Flashcards in Hematologic Deck (55):
the bone marrow of a healthy fetus produces _________ of cells every day
What is the challenge of the bone marrow in a fetus vs. an adult?
The marrow must produce enough cells to maintain a stable cell number per body mass as the infant grows
Preterm birth is a/w additional hematologic stressors which can result in _______ or __________
What is Erythropoetin?
Glycoprotein that regulates erythrocyte production (RBC's).
What is the pathway of erythropoetin synthesis in the fetus/NB?
Where is Epo production much of fetal life?
When does Epo production change to the kidneys?
Around time of birth
Epo maintains RBC production by inhibiting ______ of erythroid progenitors and stimulating their _________ & ________ into normoblasts
Proliferation & Differentiation
Does EPO cross the placenta?
No, Fetus produces their own
To maintain the increase in RBC volume a/w fetal growth, it is estimated ______ erythrocytes/day must be produced
50 x 10 to the 9th power
Erythropoetin production is stimulated by ________ induceable Factor __ & __, and regulated by ______ requirements for oxygenation
Factor 1 & 2
In healthy, term infants, serum erythropoetin concentrations reach Nadir between ___-___wks.
By ___-___ wks, they reach adult concentrations.
In preterm infants, the fallen erythropoetin is more _______ and lasts ______--->what?
Anemia of prematurity
What does rEPO stand for?
Recombinant EPO (the med)
What medication is widely used to treat or prevent Anemia due to a variety of causes including Renal failure and prematurity?
Name the 4 clinical trials w/EPO currently under way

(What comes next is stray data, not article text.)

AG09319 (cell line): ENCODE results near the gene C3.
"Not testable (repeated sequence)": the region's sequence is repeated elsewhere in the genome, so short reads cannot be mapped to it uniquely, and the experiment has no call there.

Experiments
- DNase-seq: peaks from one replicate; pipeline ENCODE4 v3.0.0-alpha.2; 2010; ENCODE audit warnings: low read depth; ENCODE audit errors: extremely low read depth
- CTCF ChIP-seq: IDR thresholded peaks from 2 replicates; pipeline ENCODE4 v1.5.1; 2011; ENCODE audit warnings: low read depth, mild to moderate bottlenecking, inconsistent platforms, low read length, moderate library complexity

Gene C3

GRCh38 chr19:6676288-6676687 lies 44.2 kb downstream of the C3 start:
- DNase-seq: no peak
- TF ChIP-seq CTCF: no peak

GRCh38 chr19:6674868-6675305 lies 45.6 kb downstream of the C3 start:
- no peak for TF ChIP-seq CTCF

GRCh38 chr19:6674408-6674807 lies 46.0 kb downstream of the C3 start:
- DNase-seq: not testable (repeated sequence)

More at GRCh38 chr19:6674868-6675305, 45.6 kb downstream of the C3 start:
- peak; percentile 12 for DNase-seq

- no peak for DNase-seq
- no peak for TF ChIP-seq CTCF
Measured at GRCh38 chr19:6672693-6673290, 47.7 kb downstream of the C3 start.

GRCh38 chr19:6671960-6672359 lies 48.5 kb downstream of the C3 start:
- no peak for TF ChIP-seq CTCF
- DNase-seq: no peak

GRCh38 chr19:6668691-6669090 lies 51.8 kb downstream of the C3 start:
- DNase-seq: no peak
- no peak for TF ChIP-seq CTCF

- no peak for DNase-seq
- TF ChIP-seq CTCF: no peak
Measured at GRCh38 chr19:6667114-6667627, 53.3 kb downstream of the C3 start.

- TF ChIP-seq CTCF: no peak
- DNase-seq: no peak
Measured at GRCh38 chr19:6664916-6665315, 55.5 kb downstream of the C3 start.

1. Anemia of prematurity
2. Anemia from Rh-hemolytic Dz
3. Anemia of BPD
Name the other medication that is an erytrhopoesis stimulating protein.
-Single 1x/wk injection
-Well-studied (in adults)
-Very few studies in preterm or term babies re: Pharmacokinetics, efficacy, risks/benefits of use
What other med must be given w/EPO?
Neonates require ______ dosing of rEPO/kg and more _______ dosing to achieve an equivalent hematopoetic repsonse r/t...?
Increased plasma clearance, high vol. of distribution, short fractional elimination time
Garcia et. al showed that for doses at _____ u/kg/wk rEPO, the average # tranfusions per pt decreased by 3/4 of a transfusion.
What lab level may be helpful in assessing Fe stores?
What are the adverse effects of rEPO in adults?
Hypertension, thrombus formation, polycythemia, red cell aplasia
Early, high-dose rEPO may have a _______ effect on the retina by ameliorating the first stage of ROP .
--but one study suggested an increased risk of ROP in pts started on early high-dose rEPO and Iron.
In 2008, the FDA put out a warning for pts getting rEPO at higher than recommended doses w/what Dz?
What were the effects?
Chronic Kidney Failure
Increased risk blood clots, stroke, death
In preterm infants, rEPO for treatment of Anemia has been very ____ with ____ adverse side effects of adults.
What is a potential side effect of EPO?
an effect on Iron balance